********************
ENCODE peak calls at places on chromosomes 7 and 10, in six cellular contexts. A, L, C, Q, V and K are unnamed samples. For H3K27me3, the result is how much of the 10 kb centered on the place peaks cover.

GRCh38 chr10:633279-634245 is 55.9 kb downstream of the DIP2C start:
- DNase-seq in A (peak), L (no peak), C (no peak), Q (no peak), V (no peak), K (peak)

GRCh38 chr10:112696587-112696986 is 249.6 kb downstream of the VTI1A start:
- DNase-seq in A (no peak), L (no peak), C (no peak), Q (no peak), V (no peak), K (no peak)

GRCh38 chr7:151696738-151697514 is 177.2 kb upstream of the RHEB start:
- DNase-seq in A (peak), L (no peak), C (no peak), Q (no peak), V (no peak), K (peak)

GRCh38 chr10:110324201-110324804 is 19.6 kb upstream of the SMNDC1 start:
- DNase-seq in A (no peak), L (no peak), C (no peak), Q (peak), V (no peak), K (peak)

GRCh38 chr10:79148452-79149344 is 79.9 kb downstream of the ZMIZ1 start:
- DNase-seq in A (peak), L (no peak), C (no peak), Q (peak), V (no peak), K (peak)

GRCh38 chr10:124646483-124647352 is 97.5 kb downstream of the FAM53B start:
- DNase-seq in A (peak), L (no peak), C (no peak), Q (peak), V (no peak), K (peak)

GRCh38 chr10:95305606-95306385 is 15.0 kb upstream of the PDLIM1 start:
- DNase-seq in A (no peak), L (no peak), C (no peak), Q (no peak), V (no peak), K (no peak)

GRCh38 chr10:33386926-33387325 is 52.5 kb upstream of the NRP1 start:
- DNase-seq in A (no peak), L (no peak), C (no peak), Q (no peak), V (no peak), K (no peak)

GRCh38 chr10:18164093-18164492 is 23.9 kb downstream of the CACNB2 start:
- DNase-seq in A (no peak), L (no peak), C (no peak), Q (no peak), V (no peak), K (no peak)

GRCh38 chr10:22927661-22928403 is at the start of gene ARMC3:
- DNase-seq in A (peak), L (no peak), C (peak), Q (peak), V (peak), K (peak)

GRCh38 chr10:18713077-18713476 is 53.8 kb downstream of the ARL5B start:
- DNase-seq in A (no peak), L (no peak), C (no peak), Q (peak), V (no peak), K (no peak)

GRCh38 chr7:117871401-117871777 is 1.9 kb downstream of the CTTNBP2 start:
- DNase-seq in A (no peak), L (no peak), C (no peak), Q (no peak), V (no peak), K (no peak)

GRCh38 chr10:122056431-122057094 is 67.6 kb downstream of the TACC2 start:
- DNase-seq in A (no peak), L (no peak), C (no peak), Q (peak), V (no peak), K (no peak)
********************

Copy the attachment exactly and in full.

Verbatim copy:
ENCODE peak calls at places on chromosomes 7 and 10, in six cellular contexts. A, L, C, Q, V and K are unnamed samples. For H3K27me3, the result is how much of the 10 kb centered on the place peaks cover.

GRCh38 chr10:633279-634245 is 55.9 kb downstream of the DIP2C start:
- DNase-seq in A (peak), L (no peak), C (no peak), Q (no peak), V (no peak), K (peak)

GRCh38 chr10:112696587-112696986 is 249.6 kb downstream of the VTI1A start:
- DNase-seq in A (no peak), L (no peak), C (no peak), Q (no peak), V (no peak), K (no peak)

GRCh38 chr7:151696738-151697514 is 177.2 kb upstream of the RHEB start:
- DNase-seq in A (peak), L (no peak), C (no peak), Q (no peak), V (no peak), K (peak)

GRCh38 chr10:110324201-110324804 is 19.6 kb upstream of the SMNDC1 start:
- DNase-seq in A (no peak), L (no peak), C (no peak), Q (peak), V (no peak), K (peak)

GRCh38 chr10:79148452-79149344 is 79.9 kb downstream of the ZMIZ1 start:
- DNase-seq in A (peak), L (no peak), C (no peak), Q (peak), V (no peak), K (peak)

GRCh38 chr10:124646483-124647352 is 97.5 kb downstream of the FAM53B start:
- DNase-seq in A (peak), L (no peak), C (no peak), Q (peak), V (no peak), K (peak)

GRCh38 chr10:95305606-95306385 is 15.0 kb upstream of the PDLIM1 start:
- DNase-seq in A (no peak), L (no peak), C (no peak), Q (no peak), V (no peak), K (no peak)

GRCh38 chr10:33386926-33387325 is 52.5 kb upstream of the NRP1 start:
- DNase-seq in A (no peak), L (no peak), C (no peak), Q (no peak), V (no peak), K (no peak)

GRCh38 chr10:18164093-18164492 is 23.9 kb downstream of the CACNB2 start:
- DNase-seq in A (no peak), L (no peak), C (no peak), Q (no peak), V (no peak), K (no peak)

GRCh38 chr10:22927661-22928403 is at the start of gene ARMC3:
- DNase-seq in A (peak), L (no peak), C (peak), Q (peak), V (peak), K (peak)

GRCh38 chr10:18713077-18713476 is 53.8 kb downstream of the ARL5B start:
- DNase-seq in A (no peak), L (no peak), C (no peak), Q (peak), V (no peak), K (no peak)

GRCh38 chr7:117871401-117871777 is 1.9 kb downstream of the CTTNBP2 start:
- DNase-seq in A (no peak), L (no peak), C (no peak), Q (no peak), V (no peak), K (no peak)

GRCh38 chr10:122056431-122057094 is 67.6 kb downstream of the TACC2 start:
- DNase-seq in A (no peak), L (no peak), C (no peak), Q (peak), V (no peak), K (no peak)